In order to replenish our supply of body water daily, we need to take in 2-3 quarts of water, by drinking and eating. This keeps me in the rest room, but I do feel better when I drink more of the good stuff.
But what’s the good stuff, really? I’ve been reading about water, contaminants, nutrients and chemicals quite a bit lately, mostly on the blogosphere. I know not everything on the Interwebs is true, of course, so I’ve been supplementing with other reading. One book in particular that has my attention right now is “The Seven Pillars of Health” by Don Colbert, MD, available at the library. He starts with the topic of water, and tells how hydration and dehydration have an incredible effect on our bodies.
I noticed for a few weeks that the flow at our kitchen faucet was wanky (that’s a technical term), so last week I opened the regular filter and cleaned it out. There was at least half a teaspoon of solid material in there, and some of it took a long time to disengage. I put new filters for the InstaPure faucet filter on my list, too. And while cruising Target last week, I found a Zero Water pitcher system on clearance for $39.99! This is an ion exchange filtration system, the kind Dr. Colbert recommends to eliminate the highest amount of contaminants in drinking water. It comes with a dipstick meter to instantly measure the Total Dissolved Solids (the bad stuff) in any water. You measure the TDS in the filtered water (000), and if it registers 006, it’s time to change the filter. I figured if it didn’t work, I could take it back.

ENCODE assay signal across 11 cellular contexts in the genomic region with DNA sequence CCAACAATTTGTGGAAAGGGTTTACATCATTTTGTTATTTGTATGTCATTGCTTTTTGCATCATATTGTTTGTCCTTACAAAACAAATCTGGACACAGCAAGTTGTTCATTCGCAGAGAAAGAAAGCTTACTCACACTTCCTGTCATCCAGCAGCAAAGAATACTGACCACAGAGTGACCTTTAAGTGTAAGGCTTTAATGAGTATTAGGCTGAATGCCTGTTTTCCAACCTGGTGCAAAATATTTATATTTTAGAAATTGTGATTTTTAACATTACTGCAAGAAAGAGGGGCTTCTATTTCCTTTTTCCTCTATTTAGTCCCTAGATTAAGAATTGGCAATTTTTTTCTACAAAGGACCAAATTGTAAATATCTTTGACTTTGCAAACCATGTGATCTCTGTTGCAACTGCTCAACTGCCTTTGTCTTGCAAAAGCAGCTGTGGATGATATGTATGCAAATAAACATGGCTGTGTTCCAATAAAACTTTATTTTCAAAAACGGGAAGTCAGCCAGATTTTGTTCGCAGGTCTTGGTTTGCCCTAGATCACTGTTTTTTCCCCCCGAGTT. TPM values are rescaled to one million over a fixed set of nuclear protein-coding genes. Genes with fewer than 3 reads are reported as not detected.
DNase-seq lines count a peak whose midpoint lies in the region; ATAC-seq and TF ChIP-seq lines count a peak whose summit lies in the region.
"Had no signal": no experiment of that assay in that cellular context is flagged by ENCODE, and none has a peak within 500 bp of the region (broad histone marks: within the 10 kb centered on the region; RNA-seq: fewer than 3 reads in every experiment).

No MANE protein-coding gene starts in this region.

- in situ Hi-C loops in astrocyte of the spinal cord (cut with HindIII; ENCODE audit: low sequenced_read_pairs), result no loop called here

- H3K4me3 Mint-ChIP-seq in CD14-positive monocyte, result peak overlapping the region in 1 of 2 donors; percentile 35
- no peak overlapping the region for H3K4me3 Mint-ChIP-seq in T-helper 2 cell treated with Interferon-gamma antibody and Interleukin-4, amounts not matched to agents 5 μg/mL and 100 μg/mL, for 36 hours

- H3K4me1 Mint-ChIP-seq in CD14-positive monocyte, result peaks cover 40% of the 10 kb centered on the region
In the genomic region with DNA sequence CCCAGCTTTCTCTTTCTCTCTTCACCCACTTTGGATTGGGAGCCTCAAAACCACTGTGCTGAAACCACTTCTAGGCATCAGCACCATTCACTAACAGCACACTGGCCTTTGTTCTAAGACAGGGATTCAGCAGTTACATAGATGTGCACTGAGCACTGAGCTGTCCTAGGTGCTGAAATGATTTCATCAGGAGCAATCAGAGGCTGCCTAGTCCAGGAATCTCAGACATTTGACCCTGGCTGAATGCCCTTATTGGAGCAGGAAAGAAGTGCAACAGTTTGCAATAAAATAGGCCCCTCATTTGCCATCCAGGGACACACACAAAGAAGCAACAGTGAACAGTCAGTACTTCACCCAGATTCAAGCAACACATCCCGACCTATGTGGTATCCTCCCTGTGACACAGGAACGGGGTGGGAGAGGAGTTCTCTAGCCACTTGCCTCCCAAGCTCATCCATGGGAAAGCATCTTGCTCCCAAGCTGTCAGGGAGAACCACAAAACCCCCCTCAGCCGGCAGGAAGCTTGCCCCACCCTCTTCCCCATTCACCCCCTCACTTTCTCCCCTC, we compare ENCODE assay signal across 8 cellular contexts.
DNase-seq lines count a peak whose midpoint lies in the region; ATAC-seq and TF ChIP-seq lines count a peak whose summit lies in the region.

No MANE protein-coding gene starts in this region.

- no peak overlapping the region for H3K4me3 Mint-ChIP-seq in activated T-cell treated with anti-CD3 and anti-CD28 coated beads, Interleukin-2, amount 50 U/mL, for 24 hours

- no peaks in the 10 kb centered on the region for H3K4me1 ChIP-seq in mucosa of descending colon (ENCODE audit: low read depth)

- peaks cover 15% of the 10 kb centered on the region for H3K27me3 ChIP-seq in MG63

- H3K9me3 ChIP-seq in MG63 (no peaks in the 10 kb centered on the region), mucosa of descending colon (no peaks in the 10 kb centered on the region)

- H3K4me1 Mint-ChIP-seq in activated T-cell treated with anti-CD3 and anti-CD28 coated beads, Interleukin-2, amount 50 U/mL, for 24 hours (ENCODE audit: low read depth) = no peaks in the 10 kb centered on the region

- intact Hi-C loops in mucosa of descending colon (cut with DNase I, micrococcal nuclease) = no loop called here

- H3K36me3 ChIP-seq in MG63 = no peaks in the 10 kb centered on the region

I measured the water directly from the tap. It was more than 350! Well, good thing we have a faucet filter, right? It was more than 260! Wait a minute… I changed the filter, ran a few quarts through, and measured again. It was still more than 260! This is good ole Omaha water, and the faucet filter doesn’t seem to be doing much. Then I checked the Zero water after filtration, and it is 000! That indicates that most of the TDS contaminants are removed from the water.
I am sold on the ion exchange filtration idea. The water tastes better, feels better, and apparently is better for us. Unfortunately, right now all we can afford is the pitcher. But I can live with that for cooking and drinking for right now. I will keep my eyes open for an under-sink ion exchange system at a reasonable cost, or even a whole-house one. For drinking, though, the cost of the pitcher and filters beats bottled spring water hands down.
Even though I drank six to eight 8-oz glasses per day, I decided to increase that, especially since I’m working out more these days. I have a one-quart Nalgene water bottle, which I fill and drink twice per day; plus, I have a glass in the morning, after exercising, and with dinner. I’ve noticed improvements with headaches, skin, tastebuds and even (gross) body odors. I can’t recommend this type of filtration enough. It certainly is better than our tap water. Tap water may be far, far Cheaper than filtered, but with TDS above 350, I’m not sure it’s really worth the savings.
What has been your experience with water filters? What do you think of Omaha tap water?